Top Tips from SHRM Edge 2020

By Shefali Anand August 25, 2020
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Indian woman working from home

​The new rules for managing a remote workforce, as well as their wellness and career development in the wake of the COVID-19 pandemic, were among the hot topics discussed by HR experts at the recent SHRM Edge conference in India that was held virtually.

Here are some of the top tips from discussions at that event.

Driving Innovation in WFH Is a Worry

A distributed workforce poses challenges in maintaining company culture and driving innovation, said Ajay Banga, CEO of Mastercard, a payments technology firm, in Purchase, N.Y.

"Keeping culture and values together … that's going to be problem number 1, 2 and 3 in the future," Banga said, in a conversation with Johnny C. Taylor, Jr., SHRM-SCP, the president and CEO of SHRM. A distributed workforce doesn't lend itself to interactions that allow for the bouncing of ideas, or for creativity and innovation to flow, he said.

"It's really hard to be innovative on Zoom," Banga said, who expressed hope that augmented reality and artificial intelligence could help with this, but said he wasn't sure these technologies are there yet.

"I still think human interaction is key, and I worry about that." Banga added that CEOs are also feeling the stress of working from home. "Anybody who thinks it's not stressful WFH [working from home] is living in a fool's paradise," he said. 

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What Changes Are Here to Stay?

Many of the workplace changes that have been triggered by the pandemic will become permanent, HR experts said.

"Organizations are not thinking about how we go back to the old, but rather how do we create a new normal," said Vishpala Reddy, head HR, Indian SubContinent for Philips, an electronics and health technology-maker, in Gurgaon. Reddy listed some changes that she thinks will be permanent:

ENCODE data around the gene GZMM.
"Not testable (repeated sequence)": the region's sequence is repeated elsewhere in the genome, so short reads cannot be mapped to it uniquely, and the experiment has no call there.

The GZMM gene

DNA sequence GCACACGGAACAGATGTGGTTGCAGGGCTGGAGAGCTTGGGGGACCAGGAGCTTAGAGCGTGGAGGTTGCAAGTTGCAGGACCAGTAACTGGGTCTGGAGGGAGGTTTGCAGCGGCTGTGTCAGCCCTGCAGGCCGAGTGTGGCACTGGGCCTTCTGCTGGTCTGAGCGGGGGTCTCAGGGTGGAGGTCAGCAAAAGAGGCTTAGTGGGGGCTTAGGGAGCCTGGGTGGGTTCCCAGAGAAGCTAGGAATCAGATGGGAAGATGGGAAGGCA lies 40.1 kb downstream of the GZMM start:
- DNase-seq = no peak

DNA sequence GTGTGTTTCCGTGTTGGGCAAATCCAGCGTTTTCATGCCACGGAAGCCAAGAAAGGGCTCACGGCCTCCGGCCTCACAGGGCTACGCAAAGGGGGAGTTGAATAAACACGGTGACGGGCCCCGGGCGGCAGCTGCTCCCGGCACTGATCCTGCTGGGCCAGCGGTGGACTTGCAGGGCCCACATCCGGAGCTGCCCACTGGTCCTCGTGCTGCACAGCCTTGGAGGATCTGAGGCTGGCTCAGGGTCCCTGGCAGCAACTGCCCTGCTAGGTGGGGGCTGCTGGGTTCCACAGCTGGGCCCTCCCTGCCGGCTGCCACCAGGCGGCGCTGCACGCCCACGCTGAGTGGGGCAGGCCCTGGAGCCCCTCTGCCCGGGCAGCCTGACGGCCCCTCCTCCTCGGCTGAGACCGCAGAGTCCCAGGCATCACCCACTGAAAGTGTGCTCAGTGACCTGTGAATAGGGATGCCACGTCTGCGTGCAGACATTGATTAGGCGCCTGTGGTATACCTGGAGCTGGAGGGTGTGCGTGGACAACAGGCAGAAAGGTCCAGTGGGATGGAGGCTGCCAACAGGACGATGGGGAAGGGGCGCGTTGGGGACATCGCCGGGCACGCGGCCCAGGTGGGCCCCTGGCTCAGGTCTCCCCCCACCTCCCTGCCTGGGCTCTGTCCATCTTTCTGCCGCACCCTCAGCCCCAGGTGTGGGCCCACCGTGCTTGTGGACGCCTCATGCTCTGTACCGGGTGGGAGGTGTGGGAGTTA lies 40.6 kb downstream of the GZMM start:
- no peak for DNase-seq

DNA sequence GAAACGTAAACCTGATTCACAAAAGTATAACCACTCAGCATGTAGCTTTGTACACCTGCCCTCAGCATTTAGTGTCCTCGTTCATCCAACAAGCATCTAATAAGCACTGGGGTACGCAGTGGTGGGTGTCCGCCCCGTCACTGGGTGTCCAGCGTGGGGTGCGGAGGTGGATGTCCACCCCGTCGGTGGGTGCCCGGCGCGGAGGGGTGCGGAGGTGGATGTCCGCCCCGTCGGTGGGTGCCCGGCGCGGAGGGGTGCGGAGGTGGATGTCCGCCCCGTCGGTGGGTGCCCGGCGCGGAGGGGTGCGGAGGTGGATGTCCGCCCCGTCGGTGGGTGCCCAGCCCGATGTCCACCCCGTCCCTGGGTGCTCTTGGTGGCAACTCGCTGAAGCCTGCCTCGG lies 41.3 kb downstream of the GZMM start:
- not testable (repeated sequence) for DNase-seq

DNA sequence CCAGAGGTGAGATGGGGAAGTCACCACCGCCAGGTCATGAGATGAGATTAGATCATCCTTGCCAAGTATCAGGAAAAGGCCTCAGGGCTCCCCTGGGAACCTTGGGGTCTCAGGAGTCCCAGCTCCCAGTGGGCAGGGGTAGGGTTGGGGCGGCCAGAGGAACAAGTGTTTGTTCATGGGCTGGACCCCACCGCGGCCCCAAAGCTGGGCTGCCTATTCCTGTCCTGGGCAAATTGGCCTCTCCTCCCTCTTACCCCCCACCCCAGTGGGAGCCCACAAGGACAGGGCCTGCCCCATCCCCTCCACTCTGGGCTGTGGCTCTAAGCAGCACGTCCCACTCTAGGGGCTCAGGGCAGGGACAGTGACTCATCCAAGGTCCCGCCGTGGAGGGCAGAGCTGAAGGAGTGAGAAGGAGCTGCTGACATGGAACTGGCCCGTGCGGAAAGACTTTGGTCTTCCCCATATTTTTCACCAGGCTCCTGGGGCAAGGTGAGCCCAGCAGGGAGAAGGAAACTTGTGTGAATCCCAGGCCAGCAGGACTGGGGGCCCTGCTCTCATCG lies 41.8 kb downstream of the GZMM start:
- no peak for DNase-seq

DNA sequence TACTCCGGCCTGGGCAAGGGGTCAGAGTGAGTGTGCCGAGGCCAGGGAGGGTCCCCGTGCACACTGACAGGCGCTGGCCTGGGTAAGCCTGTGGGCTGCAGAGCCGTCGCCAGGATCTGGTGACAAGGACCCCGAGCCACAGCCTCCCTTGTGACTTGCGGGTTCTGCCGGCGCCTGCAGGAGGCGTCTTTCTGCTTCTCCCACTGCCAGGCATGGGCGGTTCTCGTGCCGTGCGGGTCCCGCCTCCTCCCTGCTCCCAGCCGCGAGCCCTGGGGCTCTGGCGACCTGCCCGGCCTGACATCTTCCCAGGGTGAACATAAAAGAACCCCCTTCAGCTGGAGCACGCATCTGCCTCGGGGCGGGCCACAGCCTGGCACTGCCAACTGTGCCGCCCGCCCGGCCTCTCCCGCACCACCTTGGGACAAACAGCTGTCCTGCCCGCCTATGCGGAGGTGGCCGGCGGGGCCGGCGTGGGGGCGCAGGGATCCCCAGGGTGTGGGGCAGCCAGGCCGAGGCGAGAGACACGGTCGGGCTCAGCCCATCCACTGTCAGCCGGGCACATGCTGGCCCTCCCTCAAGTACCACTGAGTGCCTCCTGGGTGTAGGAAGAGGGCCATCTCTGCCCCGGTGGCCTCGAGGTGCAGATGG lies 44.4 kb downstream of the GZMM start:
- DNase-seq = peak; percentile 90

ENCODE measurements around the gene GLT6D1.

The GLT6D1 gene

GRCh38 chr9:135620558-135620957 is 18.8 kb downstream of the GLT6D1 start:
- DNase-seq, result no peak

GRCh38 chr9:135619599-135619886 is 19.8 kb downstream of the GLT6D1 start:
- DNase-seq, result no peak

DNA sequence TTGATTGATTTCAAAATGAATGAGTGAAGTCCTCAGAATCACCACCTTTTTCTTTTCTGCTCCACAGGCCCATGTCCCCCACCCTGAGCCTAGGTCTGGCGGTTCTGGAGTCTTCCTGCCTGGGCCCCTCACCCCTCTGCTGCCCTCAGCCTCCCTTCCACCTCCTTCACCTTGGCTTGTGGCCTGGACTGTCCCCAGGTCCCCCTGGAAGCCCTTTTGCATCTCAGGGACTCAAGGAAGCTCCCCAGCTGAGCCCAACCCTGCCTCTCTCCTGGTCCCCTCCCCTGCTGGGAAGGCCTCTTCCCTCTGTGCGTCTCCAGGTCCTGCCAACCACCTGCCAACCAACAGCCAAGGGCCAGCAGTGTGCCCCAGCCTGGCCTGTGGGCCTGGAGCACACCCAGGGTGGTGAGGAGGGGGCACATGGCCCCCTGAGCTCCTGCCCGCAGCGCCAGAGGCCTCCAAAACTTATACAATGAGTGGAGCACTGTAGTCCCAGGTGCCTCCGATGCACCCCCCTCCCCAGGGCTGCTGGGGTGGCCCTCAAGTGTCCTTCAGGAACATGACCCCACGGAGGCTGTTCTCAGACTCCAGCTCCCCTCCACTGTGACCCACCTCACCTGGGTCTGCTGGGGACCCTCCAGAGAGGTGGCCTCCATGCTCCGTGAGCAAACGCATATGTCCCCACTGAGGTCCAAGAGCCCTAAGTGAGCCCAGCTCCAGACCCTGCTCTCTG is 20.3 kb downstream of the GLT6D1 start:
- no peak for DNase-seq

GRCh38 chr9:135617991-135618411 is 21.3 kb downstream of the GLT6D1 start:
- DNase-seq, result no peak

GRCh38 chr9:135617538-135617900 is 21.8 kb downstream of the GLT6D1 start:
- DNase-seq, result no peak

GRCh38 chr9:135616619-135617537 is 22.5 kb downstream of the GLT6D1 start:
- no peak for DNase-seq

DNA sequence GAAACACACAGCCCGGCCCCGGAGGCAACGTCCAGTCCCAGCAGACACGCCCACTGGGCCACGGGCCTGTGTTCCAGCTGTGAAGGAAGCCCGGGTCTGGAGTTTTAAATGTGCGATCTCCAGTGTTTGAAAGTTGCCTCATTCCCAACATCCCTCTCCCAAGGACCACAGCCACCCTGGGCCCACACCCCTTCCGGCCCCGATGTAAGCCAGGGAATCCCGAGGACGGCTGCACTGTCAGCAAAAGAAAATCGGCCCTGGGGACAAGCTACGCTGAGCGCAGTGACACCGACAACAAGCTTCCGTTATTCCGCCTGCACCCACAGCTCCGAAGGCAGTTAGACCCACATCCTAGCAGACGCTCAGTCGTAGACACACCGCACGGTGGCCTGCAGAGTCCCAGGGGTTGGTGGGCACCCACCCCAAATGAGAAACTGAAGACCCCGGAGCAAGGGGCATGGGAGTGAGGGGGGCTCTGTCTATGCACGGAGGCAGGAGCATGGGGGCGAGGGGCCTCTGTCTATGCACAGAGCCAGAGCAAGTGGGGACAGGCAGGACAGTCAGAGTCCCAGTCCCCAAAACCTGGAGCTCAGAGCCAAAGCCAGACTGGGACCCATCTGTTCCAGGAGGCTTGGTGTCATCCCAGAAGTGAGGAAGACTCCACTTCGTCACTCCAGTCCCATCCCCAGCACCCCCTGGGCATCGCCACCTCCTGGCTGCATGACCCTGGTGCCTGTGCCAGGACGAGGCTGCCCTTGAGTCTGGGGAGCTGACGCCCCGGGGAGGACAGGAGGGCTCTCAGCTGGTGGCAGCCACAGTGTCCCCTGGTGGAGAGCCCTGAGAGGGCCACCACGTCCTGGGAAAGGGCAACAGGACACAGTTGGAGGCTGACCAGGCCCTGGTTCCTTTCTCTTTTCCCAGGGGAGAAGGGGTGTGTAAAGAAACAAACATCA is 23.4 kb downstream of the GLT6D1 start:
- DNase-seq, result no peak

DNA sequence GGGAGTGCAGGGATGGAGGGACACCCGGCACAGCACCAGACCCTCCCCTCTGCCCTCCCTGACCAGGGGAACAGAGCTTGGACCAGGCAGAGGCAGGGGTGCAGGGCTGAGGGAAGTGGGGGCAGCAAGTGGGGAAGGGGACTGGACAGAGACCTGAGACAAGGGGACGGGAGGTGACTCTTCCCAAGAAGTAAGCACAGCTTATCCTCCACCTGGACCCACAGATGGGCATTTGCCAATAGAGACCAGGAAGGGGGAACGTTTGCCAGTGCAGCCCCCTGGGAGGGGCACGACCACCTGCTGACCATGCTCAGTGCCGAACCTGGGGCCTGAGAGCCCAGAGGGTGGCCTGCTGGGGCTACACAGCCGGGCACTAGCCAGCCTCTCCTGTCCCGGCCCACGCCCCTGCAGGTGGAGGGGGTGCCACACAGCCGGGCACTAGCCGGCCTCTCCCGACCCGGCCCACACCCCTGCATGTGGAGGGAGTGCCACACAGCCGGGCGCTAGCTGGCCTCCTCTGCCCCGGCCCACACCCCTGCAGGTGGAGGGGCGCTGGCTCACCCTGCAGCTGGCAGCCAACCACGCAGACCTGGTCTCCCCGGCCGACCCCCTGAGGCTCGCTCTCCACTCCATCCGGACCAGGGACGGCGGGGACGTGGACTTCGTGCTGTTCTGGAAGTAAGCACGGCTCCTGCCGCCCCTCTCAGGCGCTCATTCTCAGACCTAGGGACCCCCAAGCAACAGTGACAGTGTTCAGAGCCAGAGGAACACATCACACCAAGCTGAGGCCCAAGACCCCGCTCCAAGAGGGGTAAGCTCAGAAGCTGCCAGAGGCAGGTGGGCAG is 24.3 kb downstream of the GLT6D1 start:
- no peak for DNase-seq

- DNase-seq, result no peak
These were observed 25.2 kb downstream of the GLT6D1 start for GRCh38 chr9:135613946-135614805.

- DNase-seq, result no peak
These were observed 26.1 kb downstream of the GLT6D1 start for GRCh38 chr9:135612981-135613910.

1. The greater use of technology and data by companies not only to make their operations more effective but also to raise their capability to innovate.

2. The hybrid work model, where people will be allowed to work from an office, home or anywhere.

3. "Gig" or project work will become a greater part of how organizations get work done.

4. Employee engagement and wellness, especially regarding employees' safety and mental health, will remain paramount.

5. Leaders will move toward leadership styles where they operate "not just with the head but also with the heart," Reddy said.

Mental Health Isn't Someone Else's Problem

Many HR professionals, when they hear the words "mental health" think that it affects someone else, but they are wrong, said Ashok Ramachandran, group executive president (HR) at conglomerate Aditya Birla Group in the Mumbai area. "Mood swings come in as part of mental health," he said. "I feel good on one day, but feel down on another day. I'm anxious whether I'm being seen as a performer. I'm not sure if I'm being valued for what I am. I get angry faster, because I don't think I am being understood."

In short, "each of us goes through elements of these in various moments, and you can be senior or junior," said Ramachandran. Once managers grasp this, they can help their employees handle stresses better, he said. To do that, managers must stay connected with employees and be real. Employees "don't want you to give them the cock and bull story of how life is all fine, and how I'm here to motivate you. They need authenticity," said Ramachandran.

What's Needed from Leadership Today

Company leaders need to exhibit a combination of empathy, authenticity and vulnerability, and can discard the old leadership style where they are meant to know all the answers and can show the way, HR experts said.

"When the way is not clear, when things out there are hazy, when we are discovering as we go, then we need more tentativeness in the way we approach things," said Geethaa George, executive vice president at HDFC Bank in the Mumbai area. This kind of leadership style will "naturally allow people to be equally vulnerable with you and walk with you in the journey," she said.